Kennedy worked briefly as a reporter for the International News Service, then decided to run for Congress from his Massachusetts district. He was elected in 1946 and served three terms before being elected to the Senate in 1952. In 1954 and 1955, he underwent two more operations for his chronic back condition. While convalescing, Kennedy wrote Profiles in Courage, a book about senators who had demonstrated courage during their careers. The book became a best seller and earned Kennedy the 1957 Pulitzer Prize for biography.
In 1956 Kennedy tried to secure the Democratic vice-presidential nomination on the ticket with Adlai Stevenson. After leading on the second ballot at the Democratic National Convention in Chicago, Kennedy lost the nomination to Sen. Estes Kefauver of Tennessee. Despite this defeat Kennedy's political reputation continued to grow. In 1957 he was assigned to the Senate Foreign Relations Committee, where he gained foreign policy experience. In 1958 he won reelection to the Senate by a record margin in Massachusetts.
By 1960 Kennedy was the leading candidate for the Democratic presidential nomination. His rivals for the nomination were Senate Majority Leader Lyndon Johnson of Texas, Sen. Stuart Symington of Missouri, Sen. Hubert H. Humphrey of Minnesota, and former Democratic presidential candidate Adlai Stevenson. Kennedy prevailed on the first ballot at the Democratic National Convention in Los Angeles in July 1960 and convinced Lyndon Johnson, who had finished second, to be his running mate.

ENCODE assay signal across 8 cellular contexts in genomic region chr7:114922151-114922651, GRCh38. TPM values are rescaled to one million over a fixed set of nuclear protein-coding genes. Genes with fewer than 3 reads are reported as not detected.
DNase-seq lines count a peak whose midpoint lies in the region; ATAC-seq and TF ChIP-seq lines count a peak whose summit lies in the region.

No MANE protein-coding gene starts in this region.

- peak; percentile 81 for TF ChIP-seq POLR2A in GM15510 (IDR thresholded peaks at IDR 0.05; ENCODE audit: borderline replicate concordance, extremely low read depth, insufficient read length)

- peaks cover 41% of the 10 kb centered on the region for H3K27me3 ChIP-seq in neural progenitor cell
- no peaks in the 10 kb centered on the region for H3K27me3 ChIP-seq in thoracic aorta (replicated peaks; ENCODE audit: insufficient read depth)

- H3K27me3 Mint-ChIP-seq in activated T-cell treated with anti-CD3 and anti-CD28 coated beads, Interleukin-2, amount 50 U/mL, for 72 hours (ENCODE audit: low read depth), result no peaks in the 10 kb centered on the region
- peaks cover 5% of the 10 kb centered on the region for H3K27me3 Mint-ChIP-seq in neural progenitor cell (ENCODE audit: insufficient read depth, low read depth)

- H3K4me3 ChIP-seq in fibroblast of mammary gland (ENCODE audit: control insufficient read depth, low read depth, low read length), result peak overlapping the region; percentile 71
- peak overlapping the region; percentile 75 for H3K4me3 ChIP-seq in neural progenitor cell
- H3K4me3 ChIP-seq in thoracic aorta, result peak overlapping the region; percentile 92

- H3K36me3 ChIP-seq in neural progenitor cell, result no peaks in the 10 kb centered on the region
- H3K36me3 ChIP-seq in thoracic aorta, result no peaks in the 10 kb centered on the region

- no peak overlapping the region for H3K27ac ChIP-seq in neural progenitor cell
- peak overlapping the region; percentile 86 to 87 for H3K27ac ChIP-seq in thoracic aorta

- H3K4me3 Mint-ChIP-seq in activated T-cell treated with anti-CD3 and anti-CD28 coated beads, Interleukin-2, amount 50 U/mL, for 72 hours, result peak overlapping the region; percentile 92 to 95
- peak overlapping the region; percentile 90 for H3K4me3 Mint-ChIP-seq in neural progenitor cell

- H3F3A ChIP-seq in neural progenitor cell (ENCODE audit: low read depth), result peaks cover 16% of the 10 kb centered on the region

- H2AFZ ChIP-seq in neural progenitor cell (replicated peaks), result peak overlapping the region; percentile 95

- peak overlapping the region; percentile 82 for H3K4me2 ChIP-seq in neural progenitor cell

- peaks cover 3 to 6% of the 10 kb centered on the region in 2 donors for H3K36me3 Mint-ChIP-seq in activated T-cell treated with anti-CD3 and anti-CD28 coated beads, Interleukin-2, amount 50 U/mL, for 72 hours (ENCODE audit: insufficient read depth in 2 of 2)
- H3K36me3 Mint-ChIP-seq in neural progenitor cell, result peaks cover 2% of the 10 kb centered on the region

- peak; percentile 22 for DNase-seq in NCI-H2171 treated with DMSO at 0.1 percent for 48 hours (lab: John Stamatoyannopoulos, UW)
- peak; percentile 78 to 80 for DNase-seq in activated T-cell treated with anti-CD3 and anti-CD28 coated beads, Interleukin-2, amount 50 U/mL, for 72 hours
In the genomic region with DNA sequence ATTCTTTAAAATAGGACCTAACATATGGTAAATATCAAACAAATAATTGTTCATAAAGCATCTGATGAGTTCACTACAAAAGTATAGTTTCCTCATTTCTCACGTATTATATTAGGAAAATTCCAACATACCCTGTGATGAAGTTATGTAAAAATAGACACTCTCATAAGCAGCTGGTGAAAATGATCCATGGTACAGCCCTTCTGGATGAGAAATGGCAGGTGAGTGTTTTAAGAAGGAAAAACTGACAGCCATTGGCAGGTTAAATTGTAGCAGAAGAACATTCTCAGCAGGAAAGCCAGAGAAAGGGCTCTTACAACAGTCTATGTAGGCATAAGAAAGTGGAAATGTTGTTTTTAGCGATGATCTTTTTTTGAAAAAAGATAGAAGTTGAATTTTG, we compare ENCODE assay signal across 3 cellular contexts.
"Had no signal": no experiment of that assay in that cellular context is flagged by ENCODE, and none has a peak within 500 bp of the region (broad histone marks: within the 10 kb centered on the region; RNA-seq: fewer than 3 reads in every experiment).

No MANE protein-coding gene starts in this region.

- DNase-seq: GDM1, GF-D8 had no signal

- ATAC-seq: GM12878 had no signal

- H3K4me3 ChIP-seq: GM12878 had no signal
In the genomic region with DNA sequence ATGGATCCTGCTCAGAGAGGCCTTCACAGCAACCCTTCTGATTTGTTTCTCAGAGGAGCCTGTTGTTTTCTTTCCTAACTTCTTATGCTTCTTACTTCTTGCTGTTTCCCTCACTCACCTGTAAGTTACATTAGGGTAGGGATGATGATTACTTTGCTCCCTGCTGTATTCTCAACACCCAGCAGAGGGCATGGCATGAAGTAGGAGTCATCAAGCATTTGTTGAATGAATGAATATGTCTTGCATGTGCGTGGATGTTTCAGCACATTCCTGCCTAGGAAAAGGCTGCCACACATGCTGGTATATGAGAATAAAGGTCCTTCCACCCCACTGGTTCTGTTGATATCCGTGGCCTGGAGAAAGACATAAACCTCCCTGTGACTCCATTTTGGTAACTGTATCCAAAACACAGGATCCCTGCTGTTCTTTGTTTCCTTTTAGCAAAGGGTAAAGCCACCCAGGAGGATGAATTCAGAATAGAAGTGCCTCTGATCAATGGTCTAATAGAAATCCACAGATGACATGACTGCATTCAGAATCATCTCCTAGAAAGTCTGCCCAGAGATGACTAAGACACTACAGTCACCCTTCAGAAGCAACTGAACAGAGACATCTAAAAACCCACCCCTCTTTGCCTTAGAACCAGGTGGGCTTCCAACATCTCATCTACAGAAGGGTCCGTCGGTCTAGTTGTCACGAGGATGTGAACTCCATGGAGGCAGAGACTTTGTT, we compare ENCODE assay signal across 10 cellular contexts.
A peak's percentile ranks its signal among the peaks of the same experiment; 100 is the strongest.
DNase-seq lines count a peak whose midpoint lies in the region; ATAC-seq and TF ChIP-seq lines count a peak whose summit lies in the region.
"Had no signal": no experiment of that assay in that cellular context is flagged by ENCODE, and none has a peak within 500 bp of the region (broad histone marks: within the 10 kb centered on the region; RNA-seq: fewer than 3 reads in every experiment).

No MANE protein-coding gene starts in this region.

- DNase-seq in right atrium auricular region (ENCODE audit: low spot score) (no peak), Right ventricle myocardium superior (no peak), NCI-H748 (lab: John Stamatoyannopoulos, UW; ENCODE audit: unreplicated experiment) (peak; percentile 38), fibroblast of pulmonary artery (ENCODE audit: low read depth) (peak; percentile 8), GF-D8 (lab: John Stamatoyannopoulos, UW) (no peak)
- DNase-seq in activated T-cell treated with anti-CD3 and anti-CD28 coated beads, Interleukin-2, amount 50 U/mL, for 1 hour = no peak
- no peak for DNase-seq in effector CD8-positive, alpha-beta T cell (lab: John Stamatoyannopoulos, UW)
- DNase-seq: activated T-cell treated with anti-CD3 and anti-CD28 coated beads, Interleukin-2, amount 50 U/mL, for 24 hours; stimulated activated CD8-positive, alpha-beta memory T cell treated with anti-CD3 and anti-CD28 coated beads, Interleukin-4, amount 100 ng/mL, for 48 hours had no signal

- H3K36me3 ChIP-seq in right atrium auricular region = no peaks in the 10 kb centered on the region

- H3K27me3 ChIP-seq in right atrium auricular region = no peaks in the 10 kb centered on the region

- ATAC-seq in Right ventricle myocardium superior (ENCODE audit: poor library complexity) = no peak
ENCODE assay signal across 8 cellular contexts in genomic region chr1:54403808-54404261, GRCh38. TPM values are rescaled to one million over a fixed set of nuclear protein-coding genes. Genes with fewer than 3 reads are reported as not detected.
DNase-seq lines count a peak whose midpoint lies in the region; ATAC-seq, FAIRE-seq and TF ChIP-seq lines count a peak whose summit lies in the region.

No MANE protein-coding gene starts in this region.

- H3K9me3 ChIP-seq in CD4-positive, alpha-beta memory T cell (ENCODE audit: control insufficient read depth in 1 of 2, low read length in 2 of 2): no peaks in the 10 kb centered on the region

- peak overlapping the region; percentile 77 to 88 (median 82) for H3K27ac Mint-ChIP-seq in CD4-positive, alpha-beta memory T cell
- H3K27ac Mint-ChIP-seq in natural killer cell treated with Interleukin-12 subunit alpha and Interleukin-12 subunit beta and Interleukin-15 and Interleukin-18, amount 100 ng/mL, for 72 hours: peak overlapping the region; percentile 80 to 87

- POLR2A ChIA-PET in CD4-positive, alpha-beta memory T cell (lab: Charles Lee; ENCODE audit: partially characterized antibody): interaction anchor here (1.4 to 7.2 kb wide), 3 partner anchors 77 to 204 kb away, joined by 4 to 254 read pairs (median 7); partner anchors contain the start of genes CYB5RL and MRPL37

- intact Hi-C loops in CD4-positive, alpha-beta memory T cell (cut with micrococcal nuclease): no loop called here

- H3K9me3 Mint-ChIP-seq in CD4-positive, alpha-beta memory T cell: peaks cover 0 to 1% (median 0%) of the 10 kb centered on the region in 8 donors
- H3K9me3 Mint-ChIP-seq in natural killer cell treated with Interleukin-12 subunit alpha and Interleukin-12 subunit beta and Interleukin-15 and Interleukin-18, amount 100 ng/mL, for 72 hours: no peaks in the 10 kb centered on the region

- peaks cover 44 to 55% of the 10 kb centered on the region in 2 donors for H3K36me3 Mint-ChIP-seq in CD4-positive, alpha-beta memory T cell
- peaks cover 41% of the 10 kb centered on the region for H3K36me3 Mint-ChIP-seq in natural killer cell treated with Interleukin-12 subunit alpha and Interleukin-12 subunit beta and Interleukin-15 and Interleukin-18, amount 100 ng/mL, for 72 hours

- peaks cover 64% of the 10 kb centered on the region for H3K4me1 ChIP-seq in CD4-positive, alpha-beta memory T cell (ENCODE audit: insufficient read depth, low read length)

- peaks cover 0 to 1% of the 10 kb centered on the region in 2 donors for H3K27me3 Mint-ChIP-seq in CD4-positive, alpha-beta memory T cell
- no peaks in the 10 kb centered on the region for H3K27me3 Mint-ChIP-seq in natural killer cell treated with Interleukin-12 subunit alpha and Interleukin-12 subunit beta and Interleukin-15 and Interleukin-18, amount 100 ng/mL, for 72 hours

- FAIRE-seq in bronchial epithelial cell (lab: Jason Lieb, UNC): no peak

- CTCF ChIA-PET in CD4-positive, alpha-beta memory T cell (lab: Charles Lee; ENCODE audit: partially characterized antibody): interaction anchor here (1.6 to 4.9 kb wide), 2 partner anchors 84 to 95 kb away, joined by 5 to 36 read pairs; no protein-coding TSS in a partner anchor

Kennedy's opponent was Vice President Richard Nixon. Kennedy and Nixon engaged in a series of four televised debates, the first in presidential election history. Out of almost 69 million votes cast, Kennedy received only 120,000 more than Nixon. Kennedy won in the electoral college 303–219.
Kennedy was the youngest person ever to be elected president, although Theodore Roosevelt was younger than Kennedy when he succeeded to the presidency after the death of William McKinley. Kennedy's youth, idealism, and attractive family would make him one of the most popular presidents of the twentieth century. His administration came to be known as “Camelot” because of its romantic image.
Soon after entering office Kennedy endorsed a CIA plan developed during the Eisenhower presidency to arm, train, and land 1,400 Cuban exiles in Cuba in an attempt to overthrow the communist regime of Fidel Castro. The April 17, 1961, operation, which came to be known as the Bay of Pigs invasion, was a complete failure as twelve hundred of the Cuban exiles were captured. The president accepted full responsibility for the blunder.